Thursday, 22 November 2012
My current situation is somehow like those early days: I feel alone in the back seat, with just the window to look out and nothing interesting to see. Picking up the phone to call a friend provides some temporary relief, but I know that when I hangup that I will be instantly alone again.
There is a strong feeling of abandonment running through my life at the moment. Grief counsellors will say that this is one of the stages that one goes through when one looses some one close.
While it is close it is not quite the same. You see my wife did not abandon me, she was bushwhacked by something hiding in her head. Killed from within by something we knew nothing about (a brain tumor which we never got a chance to fight).
When were going to the airport she ducked back into the house to tie a yellow ribbon around the table leg. So I am quite sure that when she left, she intended to come back to me.
So the feelings of abandonment are off the mark.
Words are important things, they link to ideas and help us navigate complex issues. So choosing the wrong word to explain something is like using the wrong co-ordinates on the map, perhaps even using the wrong map.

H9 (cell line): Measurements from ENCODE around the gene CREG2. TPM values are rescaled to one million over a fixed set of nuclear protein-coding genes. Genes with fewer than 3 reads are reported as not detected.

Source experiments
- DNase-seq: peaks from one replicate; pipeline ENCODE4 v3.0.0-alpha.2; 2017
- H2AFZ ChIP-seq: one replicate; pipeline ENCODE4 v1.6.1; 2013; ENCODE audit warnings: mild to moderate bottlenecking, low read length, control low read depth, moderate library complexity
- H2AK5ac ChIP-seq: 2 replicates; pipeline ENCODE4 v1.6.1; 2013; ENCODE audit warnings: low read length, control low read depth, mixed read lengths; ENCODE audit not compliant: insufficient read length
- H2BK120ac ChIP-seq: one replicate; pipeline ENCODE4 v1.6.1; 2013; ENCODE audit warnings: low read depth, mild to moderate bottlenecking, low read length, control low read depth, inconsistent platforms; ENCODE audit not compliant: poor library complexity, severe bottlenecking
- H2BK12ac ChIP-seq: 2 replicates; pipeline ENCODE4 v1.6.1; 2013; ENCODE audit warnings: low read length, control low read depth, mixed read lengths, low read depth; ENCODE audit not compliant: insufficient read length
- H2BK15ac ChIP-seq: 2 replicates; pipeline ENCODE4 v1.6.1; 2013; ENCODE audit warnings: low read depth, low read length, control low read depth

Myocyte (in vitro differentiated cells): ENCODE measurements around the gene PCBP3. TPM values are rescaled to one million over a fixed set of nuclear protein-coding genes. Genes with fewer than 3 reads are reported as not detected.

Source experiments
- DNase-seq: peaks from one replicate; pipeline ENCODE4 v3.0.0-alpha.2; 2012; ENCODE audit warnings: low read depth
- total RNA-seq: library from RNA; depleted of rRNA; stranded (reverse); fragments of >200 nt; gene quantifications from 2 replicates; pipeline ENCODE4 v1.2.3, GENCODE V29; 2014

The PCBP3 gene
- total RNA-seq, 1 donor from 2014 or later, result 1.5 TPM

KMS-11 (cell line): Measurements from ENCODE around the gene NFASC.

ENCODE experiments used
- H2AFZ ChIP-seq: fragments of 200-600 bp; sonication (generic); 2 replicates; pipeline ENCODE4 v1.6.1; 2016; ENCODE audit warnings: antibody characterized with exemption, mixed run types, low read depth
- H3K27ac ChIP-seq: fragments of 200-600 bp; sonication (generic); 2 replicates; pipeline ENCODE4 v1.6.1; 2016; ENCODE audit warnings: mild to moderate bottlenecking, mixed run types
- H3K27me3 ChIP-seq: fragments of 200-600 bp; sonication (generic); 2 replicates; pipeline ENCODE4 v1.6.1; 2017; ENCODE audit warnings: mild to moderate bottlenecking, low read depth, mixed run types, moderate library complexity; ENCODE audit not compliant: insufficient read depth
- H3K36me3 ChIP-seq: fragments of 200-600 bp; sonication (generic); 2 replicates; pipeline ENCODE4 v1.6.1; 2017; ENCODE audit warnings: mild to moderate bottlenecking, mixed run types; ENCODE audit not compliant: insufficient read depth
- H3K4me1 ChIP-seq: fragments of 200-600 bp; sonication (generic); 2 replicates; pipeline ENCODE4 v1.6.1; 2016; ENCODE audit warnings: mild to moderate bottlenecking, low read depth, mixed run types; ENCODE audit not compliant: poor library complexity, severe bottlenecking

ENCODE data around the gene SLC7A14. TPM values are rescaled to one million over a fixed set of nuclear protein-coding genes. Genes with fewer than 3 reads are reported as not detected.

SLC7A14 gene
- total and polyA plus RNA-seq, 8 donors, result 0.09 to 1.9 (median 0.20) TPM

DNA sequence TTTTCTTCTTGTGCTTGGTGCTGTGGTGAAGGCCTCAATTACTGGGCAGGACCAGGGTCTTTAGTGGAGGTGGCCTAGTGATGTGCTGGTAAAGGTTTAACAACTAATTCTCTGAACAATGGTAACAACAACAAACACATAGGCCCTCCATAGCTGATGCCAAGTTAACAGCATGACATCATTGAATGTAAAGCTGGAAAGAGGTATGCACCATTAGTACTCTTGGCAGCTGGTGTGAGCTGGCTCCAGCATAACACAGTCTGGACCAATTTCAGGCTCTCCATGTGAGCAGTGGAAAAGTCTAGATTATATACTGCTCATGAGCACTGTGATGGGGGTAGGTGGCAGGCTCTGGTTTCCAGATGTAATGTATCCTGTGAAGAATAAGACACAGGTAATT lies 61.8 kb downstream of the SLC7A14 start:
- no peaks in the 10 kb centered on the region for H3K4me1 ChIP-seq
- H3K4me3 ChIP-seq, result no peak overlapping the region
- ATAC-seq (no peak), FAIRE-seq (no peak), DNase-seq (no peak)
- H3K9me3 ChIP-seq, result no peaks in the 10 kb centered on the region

I find myself struggling with this because every time I feel this way I immediately know she didn't abandon me, she was taken from me. So using the word abandonment simply reinforces the wrong concept and leads me off the path to healing.
I assure you dear reader that I do not want to remain lost in this dark place any longer than I have to be. So finding a path to healing which fits reality and what I experience is important if I really want to feel comfortable that the peace I find is based on a solid foundation.
If not it could collapse under me dropping back into darkness should something challenge it.
Right now I have no better word than bereft.
I'll let you know what turns up in my search.